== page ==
Overview of Colonial English Research
| Colonial English Research
|Overview of Colonial English Research|
|Colonial New Hampshire|
|Colonial Rhode Island|
|Colonial New York|
|Colonial New Jersey|
|Colonial North Carolina|
|Colonial South Carolina|
|List of Useful Colonial English Resources|
Genealogists who have pushed one or more lines of ancestry back to the time of the Revolutionary War, and who have not previously worked with the records of the seventeenth and eighteenth centuries, will find in this period more variety in the records than they have previously experienced. There are several reasons for this, all of which make the research process highly challenging.
First, the colonists, especially in the seventeenth century, had to solve a problem for which they were not prepared. Planting their settlements in territory previously unoccupied by Europeans, they were unable or unwilling to transfer to the New World the full range of laws and customs of record keeping with which they were familiar. In many colonies, there were not enough men experienced in running the courts and the other similar institutions. The settlers in New England, protesting as they did against many features of the Church of England, would not reproduce the ecclesiastical courts. (In England at the time of migration, probate and many other matters were handled in ecclesiastical rather than civil courts.)
Second, the process of building new institutions had a certain trial-and-error element to it. As a result, almost without exception, the earliest record books, whether generated by town, county, or colony, were an amalgamation of many different types of records entered together in the same volume, sometimes in no particular order. Researchers accustomed to records neatly separated into different books by record type need to be prepared to look for records in unlikely places. At the same time, they also need to be alert to the possibility that records originally entered in one volume will, in modern times, be split out and published in more than one place.
Third, the colonists faced a special problem with regard to the transfer of real property. Almost no one in England in the seventeenth century had experience in the original transfer of land from the government to individuals since, with the exception of land recovered from the drained fens, virtually all the land in England had been granted at the time of William the Conqueror (and earlier). Also, most of England was still in the throes of throwing off the old feudal system of land tenure. Consequently, many of the colonists were familiar only with manorial landholding, and, with a few notable exceptions, the immigrants to the New World were not interested in replicating this system.
As a result of this concentrated variability, researchers coming to colonial records for the first time will encounter a number of problems they will not have seen while working in the relative regularity of record keeping in the public land states west of the Appalachians or even in the eastern seaboard states after the Revolution. Even more than when researching other times and places, researchers will need to be constantly alert to the different mix of records that must be brought into play in order to solve a genealogical problem. This mix of records will be different for each of the colonies and, within some of the colonies, will be different at different times within the colonial era.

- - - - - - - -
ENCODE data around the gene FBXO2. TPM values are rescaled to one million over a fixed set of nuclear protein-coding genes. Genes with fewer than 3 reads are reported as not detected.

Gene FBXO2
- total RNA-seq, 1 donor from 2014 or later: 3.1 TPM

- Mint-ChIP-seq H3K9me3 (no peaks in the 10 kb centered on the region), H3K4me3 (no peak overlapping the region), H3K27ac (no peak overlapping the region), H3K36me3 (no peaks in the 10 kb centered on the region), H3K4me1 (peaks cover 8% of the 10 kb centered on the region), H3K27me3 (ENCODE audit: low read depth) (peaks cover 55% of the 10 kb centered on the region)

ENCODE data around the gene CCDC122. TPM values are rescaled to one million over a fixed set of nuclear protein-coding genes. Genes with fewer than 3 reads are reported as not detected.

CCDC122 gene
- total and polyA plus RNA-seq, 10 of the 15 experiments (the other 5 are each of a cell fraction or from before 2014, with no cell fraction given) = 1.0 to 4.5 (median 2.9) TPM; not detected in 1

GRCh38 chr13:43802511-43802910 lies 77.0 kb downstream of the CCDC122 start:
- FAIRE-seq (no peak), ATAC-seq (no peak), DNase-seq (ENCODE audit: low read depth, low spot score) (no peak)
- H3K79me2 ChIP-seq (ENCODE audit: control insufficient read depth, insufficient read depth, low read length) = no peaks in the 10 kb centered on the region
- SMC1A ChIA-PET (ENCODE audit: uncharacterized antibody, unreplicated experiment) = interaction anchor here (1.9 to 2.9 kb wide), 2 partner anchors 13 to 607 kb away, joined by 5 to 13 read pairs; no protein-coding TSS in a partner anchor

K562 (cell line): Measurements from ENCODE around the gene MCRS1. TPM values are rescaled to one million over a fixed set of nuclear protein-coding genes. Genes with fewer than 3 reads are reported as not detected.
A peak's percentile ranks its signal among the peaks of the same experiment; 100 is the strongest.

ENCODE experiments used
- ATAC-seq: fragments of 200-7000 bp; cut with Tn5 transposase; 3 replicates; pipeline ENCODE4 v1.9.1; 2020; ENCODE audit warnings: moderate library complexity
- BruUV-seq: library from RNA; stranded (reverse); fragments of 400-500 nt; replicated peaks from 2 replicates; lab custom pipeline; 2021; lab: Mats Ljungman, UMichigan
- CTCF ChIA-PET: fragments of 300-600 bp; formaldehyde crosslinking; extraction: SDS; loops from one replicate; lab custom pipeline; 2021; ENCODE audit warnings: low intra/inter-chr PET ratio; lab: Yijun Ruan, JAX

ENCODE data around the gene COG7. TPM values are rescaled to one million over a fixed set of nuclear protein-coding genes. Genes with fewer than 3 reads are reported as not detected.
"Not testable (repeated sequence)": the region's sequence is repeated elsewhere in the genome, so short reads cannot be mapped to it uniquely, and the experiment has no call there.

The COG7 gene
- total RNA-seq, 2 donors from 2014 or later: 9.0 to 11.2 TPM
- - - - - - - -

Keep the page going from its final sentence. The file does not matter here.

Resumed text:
The principal goal in this chapter is to focus on those aspects of colonial record keeping that may be unfamiliar to genealogists already familiar with courthouse research in the newer states. This chapter concentrates on records created before the formation of counties in the colonies and on records maintained in ways and in places not seen in later times. For example, in some instances records that pertain to one colony ended up, for one reason or another, in another colony. This chapter also examines the process by which the colonies moved from an early amorphous mode of record keeping to the more regular and rational system of later years.
For each of the thirteen colonies, this chapter presents three types of information. First, it sets forth a condensed jurisdictional history of the colony, with emphasis on the period prior to establishment of counties, a process that proceeded at a different pace from colony to colony. Second, the section for each colony examines a small selection of records, focusing on one or two record types that were originally recorded in an unusual manner. (There is no attempt to survey all the records available for the colonial period.) Third, each section points out one or two case studies, which are specific articles that demonstrate the way in which these early records may be exploited to solve a difficult genealogical problem. Additionally, where appropriate, the chapter appends to the accounts of some of the colonies information on other colonies that were absorbed by a neighbor colony, and also includes information on portions of colonies that were at least partially settled by 1776 but were later set off as separate states.